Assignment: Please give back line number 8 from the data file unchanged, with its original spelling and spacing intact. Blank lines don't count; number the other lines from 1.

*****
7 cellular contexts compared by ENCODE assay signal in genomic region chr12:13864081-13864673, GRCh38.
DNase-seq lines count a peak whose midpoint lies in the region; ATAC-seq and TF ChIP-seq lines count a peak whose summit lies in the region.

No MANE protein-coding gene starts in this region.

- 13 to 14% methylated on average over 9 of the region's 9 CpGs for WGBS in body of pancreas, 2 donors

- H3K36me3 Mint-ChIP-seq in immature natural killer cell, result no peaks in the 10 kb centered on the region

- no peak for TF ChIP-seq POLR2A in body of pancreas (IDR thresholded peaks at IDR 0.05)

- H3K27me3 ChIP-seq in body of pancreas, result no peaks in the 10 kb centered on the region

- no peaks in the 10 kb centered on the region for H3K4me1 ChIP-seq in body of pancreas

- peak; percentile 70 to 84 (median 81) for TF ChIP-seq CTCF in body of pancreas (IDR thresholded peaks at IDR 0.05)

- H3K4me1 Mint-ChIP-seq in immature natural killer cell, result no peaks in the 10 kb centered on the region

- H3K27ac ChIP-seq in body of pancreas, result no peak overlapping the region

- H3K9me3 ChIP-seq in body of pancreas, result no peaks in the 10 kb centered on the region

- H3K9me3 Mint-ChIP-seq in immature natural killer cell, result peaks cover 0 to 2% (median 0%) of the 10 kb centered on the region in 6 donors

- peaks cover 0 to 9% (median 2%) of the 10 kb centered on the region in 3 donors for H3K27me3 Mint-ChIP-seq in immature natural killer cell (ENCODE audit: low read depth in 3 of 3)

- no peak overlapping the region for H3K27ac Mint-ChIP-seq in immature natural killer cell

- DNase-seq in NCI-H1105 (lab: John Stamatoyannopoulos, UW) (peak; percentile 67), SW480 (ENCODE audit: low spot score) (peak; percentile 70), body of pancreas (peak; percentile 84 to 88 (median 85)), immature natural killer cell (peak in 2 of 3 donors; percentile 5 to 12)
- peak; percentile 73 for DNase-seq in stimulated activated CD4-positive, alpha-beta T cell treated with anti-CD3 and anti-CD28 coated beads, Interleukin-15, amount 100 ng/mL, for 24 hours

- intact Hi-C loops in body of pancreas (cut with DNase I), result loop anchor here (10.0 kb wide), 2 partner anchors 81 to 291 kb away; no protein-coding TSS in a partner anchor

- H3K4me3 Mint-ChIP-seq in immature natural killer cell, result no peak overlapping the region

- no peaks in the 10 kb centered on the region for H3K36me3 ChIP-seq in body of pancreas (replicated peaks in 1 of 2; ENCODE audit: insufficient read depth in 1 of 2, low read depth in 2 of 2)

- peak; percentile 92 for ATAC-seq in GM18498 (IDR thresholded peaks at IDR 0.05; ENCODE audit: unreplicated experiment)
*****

- no peaks in the 10 kb centered on the region for H3K4me1 ChIP-seq in body of pancreas